2 of 2 thought this review was well written
Mercury Rev – All Is Dream
Mercury Rev have been around since the late Eighties and have released 4 full-length studio albums to date. Their latest record – The Secret Migration
has just come out.
Their music is difficult to describe – it contains elements of the finest indie rock carefully meshed with pop perfection. Jack Bishop calls them ‘Not so much a band as a sweet odyssey to the centre of the heart’, and whilst that may be exaggerated promo, it does hint at the band’s sound, as well as their style.
With more line-up changes than your average band, Mercury Rev have a constantly changing and growing sound that is a delight to chart for any fan. All Is Dream
is their fourth album, and is such has diminished from the original spontaneity and chaos of their earlier recordings, but has made up for it in production and song-writing prowess.
Jonathan Donahue – Vocals, guitar
Grasshopper - Guitar
Adam Snyder – Keyboards
Jeff Mercel – Drums
All Is Dream
gets off to a stupendous start with the ridiculously beautiful and emotive song The Dark Is Rising
. Soaring violins burst out in the opening seconds to give way to a much calmer song that deserves to be a modern classic. Donahue’s vocals may be high and sometimes irritatingly effeminate, but here they’re pop perfection as he tiptoes his way around some wonderfully thoughtful lyrics. This song alone convinced me that I had to have this album.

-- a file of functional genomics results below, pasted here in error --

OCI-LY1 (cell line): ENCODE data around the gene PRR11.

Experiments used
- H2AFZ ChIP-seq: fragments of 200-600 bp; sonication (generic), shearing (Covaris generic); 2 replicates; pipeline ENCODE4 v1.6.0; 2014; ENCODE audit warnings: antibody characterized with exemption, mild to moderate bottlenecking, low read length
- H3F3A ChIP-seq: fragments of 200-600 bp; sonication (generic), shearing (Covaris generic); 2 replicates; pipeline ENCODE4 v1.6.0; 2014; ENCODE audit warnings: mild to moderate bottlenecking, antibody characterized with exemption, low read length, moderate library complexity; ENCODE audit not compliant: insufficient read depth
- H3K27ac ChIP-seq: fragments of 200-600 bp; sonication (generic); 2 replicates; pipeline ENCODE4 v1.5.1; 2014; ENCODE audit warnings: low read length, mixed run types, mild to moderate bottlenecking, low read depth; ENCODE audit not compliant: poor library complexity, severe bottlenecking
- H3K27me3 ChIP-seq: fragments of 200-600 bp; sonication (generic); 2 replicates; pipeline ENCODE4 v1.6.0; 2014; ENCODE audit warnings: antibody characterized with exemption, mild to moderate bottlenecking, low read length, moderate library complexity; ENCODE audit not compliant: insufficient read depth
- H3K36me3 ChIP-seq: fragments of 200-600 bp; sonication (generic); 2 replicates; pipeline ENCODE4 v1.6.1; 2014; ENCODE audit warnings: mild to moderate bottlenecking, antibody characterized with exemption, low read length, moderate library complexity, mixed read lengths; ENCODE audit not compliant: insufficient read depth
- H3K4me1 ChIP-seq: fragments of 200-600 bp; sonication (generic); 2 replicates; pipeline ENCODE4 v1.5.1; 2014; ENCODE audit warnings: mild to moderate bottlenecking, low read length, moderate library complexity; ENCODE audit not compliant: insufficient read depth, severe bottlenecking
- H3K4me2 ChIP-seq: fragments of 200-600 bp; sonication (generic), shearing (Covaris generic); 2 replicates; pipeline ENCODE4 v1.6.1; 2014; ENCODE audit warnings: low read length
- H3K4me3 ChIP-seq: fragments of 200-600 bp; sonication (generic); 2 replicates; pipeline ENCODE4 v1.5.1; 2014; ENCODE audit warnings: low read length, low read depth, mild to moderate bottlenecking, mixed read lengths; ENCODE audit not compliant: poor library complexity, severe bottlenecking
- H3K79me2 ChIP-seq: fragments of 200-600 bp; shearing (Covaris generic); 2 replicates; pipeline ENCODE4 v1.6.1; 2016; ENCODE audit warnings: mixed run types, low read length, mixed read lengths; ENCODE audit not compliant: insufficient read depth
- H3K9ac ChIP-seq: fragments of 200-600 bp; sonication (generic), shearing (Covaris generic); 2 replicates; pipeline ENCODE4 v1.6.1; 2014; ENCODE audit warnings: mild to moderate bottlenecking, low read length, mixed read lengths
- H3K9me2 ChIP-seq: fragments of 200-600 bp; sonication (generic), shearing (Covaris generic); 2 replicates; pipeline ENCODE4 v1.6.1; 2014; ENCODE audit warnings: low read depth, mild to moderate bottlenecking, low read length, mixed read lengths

Of course, some sort of major miracle would have to occur for the entire album to be that good, and the next few songs can be viewed as disappointing. However, this is a rather negative way to look at the album, as every song here has merit – good song writing, atmospheric instrumentation and very well done melodies. Within their alternative pop niche the band explore a number of different moods, from soaring climaxes (Hercules
) through the slightly creepy (Lincoln’s Eyes
) to rippling, celebratory music (Nite and Fog
). It’s a very cohesive album, but also quite a varied one, and one that has a lot of different styles that can draw in a large number of fans.
A great segment of the album is tracks 5-7. Nite and Fog
has great drumming and this lovely rippling effect that gets the song flowing like a river. Donahue’s voice drops down a key or two here, which gives him a much better tone in my opinion. Little Rhymes
is a great song as well, especially for the use of echo in the chorus – it’s incredibly simple yet it’s inspired. If this album is playing in the background, it’s around now you’re likely to be hooked. We then go into an incredibly poppy and happy song, A Drop In Time
. Fortunately, it does not suffer any of the mainstream pop downfalls, and as such is neither cheesy nor over-produced. It’s merely simple, catchy and puts a smile on your face.
Another noteworthy song on this album is the closer, Hercules
. At 7:52 it’s a bit of an epic, but oh my it’s certainly worth it. It builds up slowly but inexorably until by the end of the song it’s worked its clever hooks and key changes upon you and you’re hopelessly in its cunning grasp. Personally, I can’t get enough of it.
Some wonderful songs
Moments of pop perfection
Occasionally irritating vocals
Not every song quite up to the standard of the stand-out tracks
The Dark Is Rising
Nite and Fog
A Drop In Time
Overall Rating: 4.5/5